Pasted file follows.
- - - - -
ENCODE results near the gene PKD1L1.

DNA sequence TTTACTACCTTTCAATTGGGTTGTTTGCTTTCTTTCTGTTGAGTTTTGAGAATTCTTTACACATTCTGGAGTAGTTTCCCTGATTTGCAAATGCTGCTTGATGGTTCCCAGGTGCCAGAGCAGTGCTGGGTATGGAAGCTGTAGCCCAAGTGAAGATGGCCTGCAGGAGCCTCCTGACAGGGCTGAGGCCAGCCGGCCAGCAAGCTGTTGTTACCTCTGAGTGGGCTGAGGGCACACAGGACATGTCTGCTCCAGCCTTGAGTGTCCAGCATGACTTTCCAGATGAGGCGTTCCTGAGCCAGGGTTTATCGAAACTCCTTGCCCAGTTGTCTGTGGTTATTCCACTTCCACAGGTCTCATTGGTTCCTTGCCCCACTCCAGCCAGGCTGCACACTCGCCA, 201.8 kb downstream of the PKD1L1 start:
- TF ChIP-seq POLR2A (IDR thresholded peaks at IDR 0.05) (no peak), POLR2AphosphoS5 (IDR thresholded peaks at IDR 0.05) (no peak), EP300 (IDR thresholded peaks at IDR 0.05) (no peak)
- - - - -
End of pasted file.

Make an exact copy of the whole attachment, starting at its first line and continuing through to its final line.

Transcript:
ENCODE results near the gene PKD1L1.

DNA sequence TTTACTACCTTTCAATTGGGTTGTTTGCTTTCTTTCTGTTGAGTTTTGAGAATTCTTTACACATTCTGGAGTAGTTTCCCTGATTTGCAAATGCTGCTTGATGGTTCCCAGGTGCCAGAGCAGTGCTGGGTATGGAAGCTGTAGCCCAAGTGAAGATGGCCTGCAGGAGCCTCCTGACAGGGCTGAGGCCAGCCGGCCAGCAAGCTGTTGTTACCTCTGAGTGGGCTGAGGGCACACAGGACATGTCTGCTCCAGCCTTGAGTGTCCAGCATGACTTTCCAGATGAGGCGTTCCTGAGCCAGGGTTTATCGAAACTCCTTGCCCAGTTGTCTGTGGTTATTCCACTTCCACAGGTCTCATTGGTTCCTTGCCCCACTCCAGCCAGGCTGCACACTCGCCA, 201.8 kb downstream of the PKD1L1 start:
- TF ChIP-seq POLR2A (IDR thresholded peaks at IDR 0.05) (no peak), POLR2AphosphoS5 (IDR thresholded peaks at IDR 0.05) (no peak), EP300 (IDR thresholded peaks at IDR 0.05) (no peak)